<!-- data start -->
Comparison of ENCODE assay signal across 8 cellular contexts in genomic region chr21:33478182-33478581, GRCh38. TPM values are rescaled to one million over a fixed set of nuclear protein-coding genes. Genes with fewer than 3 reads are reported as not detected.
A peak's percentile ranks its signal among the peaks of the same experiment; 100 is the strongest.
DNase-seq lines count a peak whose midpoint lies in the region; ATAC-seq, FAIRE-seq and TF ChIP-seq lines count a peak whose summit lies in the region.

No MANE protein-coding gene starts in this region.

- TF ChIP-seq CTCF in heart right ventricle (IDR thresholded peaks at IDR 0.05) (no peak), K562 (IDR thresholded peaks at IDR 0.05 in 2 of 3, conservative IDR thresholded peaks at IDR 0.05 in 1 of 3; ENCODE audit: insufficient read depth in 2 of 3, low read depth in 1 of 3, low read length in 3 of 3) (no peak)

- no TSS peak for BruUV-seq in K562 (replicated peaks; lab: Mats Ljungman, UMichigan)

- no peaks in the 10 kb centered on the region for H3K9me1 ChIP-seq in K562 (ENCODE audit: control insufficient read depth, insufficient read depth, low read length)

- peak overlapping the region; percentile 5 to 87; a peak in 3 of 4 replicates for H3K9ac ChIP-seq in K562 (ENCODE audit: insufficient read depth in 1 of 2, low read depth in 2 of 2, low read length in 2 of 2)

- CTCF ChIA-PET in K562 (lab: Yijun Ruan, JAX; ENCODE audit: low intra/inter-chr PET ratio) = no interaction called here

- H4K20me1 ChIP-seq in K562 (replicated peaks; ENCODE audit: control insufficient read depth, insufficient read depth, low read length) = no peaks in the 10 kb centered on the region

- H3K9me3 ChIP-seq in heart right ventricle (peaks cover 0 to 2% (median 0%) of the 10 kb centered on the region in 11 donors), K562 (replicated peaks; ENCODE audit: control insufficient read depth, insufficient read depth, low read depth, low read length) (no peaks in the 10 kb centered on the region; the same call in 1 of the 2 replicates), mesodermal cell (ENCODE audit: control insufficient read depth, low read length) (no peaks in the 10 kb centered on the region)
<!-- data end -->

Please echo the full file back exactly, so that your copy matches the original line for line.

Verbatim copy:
Comparison of ENCODE assay signal across 8 cellular contexts in genomic region chr21:33478182-33478581, GRCh38. TPM values are rescaled to one million over a fixed set of nuclear protein-coding genes. Genes with fewer than 3 reads are reported as not detected.
A peak's percentile ranks its signal among the peaks of the same experiment; 100 is the strongest.
DNase-seq lines count a peak whose midpoint lies in the region; ATAC-seq, FAIRE-seq and TF ChIP-seq lines count a peak whose summit lies in the region.

No MANE protein-coding gene starts in this region.

- TF ChIP-seq CTCF in heart right ventricle (IDR thresholded peaks at IDR 0.05) (no peak), K562 (IDR thresholded peaks at IDR 0.05 in 2 of 3, conservative IDR thresholded peaks at IDR 0.05 in 1 of 3; ENCODE audit: insufficient read depth in 2 of 3, low read depth in 1 of 3, low read length in 3 of 3) (no peak)

- no TSS peak for BruUV-seq in K562 (replicated peaks; lab: Mats Ljungman, UMichigan)

- no peaks in the 10 kb centered on the region for H3K9me1 ChIP-seq in K562 (ENCODE audit: control insufficient read depth, insufficient read depth, low read length)

- peak overlapping the region; percentile 5 to 87; a peak in 3 of 4 replicates for H3K9ac ChIP-seq in K562 (ENCODE audit: insufficient read depth in 1 of 2, low read depth in 2 of 2, low read length in 2 of 2)

- CTCF ChIA-PET in K562 (lab: Yijun Ruan, JAX; ENCODE audit: low intra/inter-chr PET ratio) = no interaction called here

- H4K20me1 ChIP-seq in K562 (replicated peaks; ENCODE audit: control insufficient read depth, insufficient read depth, low read length) = no peaks in the 10 kb centered on the region

- H3K9me3 ChIP-seq in heart right ventricle (peaks cover 0 to 2% (median 0%) of the 10 kb centered on the region in 11 donors), K562 (replicated peaks; ENCODE audit: control insufficient read depth, insufficient read depth, low read depth, low read length) (no peaks in the 10 kb centered on the region; the same call in 1 of the 2 replicates), mesodermal cell (ENCODE audit: control insufficient read depth, low read length) (no peaks in the 10 kb centered on the region)